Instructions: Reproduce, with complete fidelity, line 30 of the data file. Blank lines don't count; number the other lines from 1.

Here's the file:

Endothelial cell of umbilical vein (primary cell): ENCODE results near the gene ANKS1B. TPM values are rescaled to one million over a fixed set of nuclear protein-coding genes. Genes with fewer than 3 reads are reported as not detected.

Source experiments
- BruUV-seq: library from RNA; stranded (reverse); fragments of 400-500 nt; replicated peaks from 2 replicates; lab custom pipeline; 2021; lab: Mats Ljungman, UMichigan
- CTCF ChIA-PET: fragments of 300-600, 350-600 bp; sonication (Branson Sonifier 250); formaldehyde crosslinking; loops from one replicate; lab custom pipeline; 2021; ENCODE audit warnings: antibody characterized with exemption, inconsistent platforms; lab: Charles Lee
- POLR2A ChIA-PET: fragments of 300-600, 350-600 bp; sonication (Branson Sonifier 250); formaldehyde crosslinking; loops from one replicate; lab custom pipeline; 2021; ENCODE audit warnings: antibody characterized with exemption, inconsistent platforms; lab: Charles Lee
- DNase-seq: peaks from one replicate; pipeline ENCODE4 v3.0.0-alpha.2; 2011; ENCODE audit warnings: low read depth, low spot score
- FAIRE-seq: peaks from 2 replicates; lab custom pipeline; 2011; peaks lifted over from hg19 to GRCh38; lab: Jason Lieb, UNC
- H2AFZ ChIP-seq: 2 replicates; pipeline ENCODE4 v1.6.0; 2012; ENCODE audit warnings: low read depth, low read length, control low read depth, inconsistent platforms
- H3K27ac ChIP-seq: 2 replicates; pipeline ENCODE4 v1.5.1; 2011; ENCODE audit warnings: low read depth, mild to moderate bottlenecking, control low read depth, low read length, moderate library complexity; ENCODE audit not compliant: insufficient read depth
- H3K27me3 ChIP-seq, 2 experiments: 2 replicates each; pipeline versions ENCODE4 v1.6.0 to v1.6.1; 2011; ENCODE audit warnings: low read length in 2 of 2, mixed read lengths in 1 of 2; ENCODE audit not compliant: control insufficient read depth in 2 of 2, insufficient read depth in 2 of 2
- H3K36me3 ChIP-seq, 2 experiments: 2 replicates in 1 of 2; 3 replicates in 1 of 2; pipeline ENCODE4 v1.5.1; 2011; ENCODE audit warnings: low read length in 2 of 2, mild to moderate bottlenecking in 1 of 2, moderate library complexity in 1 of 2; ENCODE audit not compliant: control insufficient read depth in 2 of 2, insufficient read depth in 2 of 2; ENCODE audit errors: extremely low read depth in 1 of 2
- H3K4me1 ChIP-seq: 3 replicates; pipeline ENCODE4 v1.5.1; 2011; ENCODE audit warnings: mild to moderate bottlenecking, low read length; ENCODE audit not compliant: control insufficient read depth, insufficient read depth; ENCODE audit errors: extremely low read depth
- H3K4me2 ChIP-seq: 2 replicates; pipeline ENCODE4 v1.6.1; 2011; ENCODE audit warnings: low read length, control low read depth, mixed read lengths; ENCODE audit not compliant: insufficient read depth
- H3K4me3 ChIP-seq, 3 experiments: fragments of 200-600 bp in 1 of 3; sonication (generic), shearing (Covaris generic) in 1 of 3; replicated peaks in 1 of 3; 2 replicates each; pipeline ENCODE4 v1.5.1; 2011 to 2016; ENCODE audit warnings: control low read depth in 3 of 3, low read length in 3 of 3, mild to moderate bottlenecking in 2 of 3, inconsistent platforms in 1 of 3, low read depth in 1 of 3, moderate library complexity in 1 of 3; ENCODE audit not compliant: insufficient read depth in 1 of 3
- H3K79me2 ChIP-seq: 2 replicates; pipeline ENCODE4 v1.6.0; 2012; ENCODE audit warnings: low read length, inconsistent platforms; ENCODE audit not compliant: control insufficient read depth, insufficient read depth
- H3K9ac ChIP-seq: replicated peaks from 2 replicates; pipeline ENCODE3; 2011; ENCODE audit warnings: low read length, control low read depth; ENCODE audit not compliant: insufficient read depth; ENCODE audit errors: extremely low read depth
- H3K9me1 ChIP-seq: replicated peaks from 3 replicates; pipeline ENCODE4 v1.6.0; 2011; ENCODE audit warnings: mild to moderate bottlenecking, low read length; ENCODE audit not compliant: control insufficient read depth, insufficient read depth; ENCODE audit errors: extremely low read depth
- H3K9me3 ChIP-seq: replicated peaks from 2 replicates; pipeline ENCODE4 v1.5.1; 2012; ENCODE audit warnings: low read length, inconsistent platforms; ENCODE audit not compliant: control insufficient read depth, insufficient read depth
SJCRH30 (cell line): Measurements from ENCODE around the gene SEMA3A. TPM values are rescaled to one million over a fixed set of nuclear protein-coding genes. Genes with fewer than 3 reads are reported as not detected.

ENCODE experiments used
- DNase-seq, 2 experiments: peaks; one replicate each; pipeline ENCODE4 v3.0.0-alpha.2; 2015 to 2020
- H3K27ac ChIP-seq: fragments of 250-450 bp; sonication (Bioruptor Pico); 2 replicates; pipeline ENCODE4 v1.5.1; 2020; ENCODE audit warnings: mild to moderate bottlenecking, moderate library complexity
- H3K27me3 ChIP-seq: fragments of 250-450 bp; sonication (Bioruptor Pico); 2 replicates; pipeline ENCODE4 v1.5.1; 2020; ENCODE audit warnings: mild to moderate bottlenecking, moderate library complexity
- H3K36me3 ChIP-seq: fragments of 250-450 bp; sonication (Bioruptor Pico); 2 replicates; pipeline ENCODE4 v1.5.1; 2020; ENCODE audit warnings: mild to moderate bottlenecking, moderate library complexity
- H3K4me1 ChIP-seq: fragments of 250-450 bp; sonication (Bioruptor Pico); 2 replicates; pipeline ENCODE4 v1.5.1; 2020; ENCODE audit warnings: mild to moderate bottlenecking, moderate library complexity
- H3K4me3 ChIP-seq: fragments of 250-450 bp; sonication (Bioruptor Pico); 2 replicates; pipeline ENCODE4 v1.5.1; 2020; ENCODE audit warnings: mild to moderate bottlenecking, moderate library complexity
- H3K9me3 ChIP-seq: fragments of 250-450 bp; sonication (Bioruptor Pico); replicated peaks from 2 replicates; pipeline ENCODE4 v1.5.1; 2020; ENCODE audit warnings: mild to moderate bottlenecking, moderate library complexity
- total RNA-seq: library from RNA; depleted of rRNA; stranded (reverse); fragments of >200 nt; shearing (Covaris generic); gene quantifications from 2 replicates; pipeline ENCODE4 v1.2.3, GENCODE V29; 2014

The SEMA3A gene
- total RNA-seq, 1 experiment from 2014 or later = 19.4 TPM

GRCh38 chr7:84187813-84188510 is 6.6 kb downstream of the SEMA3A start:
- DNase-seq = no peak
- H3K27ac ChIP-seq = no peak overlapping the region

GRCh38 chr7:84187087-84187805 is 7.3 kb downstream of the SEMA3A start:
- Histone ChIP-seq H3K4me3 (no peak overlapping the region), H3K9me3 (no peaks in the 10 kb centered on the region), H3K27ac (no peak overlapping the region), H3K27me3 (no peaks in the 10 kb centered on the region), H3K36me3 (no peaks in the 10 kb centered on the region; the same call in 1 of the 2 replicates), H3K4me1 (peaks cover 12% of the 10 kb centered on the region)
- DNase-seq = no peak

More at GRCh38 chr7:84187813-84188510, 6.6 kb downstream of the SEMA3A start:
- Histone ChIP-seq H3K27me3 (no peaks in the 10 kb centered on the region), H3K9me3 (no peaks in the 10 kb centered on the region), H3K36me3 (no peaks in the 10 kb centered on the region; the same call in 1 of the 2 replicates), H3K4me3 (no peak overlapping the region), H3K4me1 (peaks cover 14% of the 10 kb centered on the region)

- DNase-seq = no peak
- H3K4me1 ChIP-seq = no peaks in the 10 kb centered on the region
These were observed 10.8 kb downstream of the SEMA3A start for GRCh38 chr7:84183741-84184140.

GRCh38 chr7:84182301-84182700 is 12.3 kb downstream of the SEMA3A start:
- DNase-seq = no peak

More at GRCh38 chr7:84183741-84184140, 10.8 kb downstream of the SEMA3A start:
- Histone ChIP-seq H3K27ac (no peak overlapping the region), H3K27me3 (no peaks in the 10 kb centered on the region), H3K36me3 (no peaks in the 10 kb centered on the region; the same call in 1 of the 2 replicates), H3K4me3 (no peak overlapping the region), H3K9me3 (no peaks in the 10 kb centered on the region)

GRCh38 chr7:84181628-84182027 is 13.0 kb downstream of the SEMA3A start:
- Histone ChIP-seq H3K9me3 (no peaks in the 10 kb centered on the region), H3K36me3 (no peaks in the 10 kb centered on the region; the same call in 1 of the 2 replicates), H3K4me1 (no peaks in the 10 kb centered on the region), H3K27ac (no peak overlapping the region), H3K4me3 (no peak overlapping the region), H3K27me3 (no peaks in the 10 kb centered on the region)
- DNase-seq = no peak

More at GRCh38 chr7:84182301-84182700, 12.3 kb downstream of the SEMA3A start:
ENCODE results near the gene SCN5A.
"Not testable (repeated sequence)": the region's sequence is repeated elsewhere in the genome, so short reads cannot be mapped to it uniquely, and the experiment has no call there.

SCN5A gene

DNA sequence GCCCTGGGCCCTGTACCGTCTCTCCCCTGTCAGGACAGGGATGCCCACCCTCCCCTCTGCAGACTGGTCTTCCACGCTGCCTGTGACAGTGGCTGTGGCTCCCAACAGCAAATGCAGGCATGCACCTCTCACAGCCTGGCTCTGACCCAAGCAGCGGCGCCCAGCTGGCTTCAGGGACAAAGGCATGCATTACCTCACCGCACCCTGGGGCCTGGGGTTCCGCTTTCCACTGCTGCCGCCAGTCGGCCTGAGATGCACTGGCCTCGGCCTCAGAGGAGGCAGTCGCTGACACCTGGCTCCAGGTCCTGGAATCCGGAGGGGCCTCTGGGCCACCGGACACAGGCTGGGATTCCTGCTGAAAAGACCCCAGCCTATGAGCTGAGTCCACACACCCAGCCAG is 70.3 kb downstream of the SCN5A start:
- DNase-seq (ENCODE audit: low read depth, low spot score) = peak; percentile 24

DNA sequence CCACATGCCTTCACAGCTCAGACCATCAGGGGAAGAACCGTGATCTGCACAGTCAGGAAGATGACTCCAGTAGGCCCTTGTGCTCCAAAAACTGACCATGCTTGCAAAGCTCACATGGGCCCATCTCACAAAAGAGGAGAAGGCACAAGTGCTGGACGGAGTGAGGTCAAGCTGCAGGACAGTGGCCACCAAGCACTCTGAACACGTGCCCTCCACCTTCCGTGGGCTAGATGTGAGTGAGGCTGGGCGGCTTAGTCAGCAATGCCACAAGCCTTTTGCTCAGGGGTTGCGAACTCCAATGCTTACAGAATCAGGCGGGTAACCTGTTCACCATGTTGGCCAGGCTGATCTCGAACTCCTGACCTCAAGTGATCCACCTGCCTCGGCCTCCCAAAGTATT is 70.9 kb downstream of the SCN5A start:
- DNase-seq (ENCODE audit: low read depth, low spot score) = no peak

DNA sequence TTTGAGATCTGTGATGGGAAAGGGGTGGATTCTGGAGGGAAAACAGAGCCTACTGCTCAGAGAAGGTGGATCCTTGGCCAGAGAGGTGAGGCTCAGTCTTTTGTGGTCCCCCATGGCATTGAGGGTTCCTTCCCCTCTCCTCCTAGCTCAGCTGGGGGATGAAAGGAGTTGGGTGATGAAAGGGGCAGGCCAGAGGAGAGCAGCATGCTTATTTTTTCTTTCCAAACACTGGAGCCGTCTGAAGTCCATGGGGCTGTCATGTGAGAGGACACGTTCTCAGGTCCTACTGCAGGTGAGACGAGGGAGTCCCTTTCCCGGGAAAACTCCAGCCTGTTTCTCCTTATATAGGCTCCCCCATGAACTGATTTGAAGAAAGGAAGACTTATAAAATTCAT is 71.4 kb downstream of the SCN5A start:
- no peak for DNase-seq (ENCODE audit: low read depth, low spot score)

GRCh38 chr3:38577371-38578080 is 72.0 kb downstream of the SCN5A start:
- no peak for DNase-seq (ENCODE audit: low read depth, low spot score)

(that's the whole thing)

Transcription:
- total RNA-seq, 1 experiment from 2014 or later = 19.4 TPM